Electron microscopy of nanoparticle superlattice formation at a solid-liquid interface in nonpolar liquids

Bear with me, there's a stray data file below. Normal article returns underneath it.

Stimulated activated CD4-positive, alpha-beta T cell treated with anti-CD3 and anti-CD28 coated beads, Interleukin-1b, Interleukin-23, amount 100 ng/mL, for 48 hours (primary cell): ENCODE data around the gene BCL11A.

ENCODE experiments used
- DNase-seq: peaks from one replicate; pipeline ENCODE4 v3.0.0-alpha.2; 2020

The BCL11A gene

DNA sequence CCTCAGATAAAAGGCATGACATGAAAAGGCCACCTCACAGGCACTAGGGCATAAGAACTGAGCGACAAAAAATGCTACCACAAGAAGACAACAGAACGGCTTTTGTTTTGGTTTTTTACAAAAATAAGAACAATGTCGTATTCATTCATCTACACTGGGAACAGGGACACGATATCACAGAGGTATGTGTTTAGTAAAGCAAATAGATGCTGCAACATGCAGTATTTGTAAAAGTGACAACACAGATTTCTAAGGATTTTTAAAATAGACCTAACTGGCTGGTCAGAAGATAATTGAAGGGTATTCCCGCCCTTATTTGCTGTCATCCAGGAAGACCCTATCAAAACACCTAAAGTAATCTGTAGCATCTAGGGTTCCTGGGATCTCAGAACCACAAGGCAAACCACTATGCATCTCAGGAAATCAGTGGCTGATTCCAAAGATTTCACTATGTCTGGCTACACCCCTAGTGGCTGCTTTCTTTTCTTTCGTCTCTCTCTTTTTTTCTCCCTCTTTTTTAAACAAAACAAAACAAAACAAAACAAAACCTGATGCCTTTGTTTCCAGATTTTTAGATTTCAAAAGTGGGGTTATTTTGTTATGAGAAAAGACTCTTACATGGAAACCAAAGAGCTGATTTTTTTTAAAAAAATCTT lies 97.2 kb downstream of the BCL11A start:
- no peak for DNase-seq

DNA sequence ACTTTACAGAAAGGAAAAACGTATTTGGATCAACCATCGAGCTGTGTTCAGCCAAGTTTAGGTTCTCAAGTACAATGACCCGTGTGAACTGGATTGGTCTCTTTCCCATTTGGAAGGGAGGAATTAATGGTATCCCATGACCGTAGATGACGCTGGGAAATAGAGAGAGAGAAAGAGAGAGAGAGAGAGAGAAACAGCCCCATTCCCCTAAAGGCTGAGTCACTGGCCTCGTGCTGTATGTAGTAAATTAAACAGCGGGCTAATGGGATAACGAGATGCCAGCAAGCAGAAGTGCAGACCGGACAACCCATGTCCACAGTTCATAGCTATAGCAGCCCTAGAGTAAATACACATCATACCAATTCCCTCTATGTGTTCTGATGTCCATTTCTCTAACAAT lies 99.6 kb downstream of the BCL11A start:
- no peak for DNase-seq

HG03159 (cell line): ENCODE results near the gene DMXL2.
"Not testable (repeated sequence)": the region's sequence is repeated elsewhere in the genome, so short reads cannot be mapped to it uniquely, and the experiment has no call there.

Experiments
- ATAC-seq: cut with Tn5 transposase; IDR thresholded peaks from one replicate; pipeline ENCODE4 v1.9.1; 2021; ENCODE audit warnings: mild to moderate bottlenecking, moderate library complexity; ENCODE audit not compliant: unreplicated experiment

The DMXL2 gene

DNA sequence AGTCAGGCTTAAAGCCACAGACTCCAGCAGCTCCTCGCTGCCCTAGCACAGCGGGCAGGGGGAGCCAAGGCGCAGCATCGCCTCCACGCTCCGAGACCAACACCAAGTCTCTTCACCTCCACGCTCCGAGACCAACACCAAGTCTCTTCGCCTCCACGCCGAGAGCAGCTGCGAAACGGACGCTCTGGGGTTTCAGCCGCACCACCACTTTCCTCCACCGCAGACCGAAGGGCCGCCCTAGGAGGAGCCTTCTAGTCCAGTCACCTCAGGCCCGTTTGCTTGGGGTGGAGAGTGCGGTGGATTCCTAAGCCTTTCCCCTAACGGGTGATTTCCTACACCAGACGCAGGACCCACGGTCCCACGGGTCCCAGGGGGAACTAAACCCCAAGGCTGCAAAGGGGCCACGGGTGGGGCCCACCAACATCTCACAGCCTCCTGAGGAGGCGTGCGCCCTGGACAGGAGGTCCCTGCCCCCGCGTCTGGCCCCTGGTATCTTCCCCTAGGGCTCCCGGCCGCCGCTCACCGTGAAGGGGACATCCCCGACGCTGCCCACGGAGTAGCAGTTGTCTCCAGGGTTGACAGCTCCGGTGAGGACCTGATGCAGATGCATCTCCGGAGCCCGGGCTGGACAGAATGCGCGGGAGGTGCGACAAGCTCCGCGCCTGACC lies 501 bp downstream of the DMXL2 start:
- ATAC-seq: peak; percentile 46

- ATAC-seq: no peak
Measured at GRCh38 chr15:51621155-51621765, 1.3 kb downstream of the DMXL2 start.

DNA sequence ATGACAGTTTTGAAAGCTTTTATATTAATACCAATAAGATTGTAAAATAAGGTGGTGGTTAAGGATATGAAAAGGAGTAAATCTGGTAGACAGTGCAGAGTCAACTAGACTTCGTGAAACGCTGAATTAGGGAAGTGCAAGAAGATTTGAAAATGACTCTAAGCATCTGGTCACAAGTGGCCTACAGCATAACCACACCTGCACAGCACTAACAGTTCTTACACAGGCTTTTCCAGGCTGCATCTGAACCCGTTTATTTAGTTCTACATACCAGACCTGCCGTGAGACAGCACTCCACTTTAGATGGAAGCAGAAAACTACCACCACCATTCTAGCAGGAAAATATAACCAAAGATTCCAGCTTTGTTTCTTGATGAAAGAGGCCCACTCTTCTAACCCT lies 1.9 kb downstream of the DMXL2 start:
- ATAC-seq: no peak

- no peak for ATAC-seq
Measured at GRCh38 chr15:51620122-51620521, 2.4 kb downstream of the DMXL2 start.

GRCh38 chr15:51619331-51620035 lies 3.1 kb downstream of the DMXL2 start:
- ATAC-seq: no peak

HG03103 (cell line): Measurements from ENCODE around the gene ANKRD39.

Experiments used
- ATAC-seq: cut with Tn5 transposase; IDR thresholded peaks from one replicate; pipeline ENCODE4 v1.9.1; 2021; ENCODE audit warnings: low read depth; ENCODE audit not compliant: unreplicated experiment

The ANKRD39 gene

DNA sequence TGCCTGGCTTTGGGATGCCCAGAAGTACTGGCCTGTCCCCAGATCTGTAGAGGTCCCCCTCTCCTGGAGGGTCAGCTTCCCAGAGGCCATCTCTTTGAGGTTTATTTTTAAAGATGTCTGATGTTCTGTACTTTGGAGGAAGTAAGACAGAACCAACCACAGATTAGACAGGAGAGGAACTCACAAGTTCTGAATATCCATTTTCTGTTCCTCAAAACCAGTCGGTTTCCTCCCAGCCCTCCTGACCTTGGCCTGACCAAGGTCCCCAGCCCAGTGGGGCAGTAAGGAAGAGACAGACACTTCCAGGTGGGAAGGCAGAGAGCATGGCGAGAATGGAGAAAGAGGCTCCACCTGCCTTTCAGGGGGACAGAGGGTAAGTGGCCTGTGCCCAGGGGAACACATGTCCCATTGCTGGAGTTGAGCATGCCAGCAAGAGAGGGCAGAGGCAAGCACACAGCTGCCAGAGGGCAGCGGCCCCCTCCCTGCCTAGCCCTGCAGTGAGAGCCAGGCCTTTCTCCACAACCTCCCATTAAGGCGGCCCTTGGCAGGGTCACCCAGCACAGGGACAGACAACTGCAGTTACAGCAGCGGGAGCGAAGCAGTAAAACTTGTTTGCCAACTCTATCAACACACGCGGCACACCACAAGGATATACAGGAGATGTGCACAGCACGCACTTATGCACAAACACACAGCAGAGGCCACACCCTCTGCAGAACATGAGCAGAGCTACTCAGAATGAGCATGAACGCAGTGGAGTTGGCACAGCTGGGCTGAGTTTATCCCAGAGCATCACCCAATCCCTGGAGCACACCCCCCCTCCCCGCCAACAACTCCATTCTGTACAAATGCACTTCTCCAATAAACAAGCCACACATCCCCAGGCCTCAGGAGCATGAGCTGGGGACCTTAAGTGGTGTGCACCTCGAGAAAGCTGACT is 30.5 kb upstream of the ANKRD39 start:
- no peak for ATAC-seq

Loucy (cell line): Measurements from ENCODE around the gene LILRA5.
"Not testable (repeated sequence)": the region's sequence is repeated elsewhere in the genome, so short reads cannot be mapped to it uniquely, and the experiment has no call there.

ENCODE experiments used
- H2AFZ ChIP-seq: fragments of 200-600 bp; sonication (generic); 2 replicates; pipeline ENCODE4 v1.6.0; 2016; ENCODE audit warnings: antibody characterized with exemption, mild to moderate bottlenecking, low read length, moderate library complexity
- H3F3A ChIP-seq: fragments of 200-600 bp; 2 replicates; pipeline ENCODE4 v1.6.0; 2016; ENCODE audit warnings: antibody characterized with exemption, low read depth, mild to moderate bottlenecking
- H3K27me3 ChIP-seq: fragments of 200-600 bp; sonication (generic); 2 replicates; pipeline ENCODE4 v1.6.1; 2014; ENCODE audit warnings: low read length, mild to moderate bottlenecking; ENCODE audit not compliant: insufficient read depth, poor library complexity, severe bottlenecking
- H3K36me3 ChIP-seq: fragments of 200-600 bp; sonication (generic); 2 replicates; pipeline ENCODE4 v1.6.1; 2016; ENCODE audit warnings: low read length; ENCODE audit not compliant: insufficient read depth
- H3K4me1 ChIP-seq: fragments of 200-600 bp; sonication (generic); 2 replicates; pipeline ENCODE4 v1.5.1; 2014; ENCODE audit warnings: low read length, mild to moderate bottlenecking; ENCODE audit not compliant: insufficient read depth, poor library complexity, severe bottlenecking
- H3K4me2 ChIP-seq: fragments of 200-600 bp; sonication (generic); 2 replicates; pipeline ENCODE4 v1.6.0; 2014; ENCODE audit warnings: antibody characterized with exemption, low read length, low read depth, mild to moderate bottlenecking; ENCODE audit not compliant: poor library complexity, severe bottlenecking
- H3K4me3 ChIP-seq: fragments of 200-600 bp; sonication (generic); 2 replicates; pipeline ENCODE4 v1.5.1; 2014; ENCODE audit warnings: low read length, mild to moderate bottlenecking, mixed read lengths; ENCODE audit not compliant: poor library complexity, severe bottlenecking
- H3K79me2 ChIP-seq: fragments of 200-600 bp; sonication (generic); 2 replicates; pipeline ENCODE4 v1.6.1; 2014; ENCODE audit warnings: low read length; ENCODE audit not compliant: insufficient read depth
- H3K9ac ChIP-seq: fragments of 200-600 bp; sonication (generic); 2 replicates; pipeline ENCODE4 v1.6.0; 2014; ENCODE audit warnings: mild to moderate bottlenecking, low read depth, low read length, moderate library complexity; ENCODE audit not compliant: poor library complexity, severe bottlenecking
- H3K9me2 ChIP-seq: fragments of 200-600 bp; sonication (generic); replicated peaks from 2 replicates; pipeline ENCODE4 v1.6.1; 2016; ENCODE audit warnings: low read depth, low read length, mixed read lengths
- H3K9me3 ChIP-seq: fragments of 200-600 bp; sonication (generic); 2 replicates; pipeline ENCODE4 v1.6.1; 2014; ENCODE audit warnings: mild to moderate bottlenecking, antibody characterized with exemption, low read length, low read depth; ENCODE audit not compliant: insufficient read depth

Nanoparticle superlattice films form at the solid-liquid interface and are important for mesoscale materials, but are notoriously difficult to analyze before they are fully dried. Here, the early stages of nanoparticle assembly were studied at solid-liquid interfaces using liquid-phase electron microscopy. Oleylamine-stabilized gold nanoparticles spontaneously formed thin layers on a silicon nitride (SiN) membrane window of the liquid enclosure. Dense packings of hexagonal symmetry were obtained for the first monolayer independent of the nonpolar solvent type. The second layer, however, exhibited geometries ranging from dense packing in a hexagonal honeycomb structure to quasi-crystalline particle arrangements depending on the dielectric constant of the liquid. The complex structures formed by the weaker interactions in the second particle layer were preserved, while the surface remained immersed in liquid. Fine-tuning the properties of the involved materials can thus be used to control the three-dimensional geometry of a superlattice including quasi-crystals.